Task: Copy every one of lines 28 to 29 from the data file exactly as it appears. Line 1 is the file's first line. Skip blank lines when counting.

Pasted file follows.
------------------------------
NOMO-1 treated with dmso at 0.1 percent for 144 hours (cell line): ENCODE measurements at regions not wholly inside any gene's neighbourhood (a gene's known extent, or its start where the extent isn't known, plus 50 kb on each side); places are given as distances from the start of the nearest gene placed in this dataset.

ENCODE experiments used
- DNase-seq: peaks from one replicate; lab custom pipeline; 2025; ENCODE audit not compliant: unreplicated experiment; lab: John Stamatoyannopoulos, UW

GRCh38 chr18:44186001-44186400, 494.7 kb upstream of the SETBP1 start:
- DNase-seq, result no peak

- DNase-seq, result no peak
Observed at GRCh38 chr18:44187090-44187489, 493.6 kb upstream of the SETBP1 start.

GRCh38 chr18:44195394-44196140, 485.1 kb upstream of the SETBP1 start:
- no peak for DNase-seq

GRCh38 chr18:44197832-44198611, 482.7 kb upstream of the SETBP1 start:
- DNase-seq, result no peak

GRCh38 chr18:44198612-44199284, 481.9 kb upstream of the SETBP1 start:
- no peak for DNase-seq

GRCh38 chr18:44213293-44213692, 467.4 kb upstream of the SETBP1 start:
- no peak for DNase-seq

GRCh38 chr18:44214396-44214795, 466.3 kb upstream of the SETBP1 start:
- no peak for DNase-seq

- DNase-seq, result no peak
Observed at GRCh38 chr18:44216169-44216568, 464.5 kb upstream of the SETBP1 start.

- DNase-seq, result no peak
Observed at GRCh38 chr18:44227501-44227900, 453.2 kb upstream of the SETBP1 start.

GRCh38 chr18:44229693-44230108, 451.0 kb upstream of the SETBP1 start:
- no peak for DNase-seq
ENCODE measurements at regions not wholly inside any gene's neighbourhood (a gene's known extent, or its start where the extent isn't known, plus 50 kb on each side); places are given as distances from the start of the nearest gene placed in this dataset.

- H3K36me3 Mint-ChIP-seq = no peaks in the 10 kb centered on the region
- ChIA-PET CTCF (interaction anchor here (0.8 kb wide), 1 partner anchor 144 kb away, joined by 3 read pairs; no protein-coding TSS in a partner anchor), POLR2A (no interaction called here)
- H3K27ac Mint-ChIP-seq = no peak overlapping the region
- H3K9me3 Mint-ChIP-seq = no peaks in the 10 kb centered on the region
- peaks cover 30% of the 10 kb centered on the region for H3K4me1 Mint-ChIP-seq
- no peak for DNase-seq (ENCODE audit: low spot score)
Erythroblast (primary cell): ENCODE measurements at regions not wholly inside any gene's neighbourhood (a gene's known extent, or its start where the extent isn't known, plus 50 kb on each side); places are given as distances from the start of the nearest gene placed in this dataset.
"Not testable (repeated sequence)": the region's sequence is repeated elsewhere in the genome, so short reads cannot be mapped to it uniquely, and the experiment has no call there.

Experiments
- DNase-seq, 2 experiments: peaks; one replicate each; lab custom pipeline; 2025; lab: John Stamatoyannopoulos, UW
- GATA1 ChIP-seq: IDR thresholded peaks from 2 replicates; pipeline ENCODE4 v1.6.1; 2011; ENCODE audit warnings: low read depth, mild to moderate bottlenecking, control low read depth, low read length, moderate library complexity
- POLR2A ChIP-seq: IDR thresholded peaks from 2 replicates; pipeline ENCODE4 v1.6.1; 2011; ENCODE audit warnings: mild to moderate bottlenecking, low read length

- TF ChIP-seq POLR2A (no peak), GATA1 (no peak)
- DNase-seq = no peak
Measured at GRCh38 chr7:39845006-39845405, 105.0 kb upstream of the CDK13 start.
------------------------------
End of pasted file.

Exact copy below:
- H3K9me3 Mint-ChIP-seq = no peaks in the 10 kb centered on the region
- peaks cover 30% of the 10 kb centered on the region for H3K4me1 Mint-ChIP-seq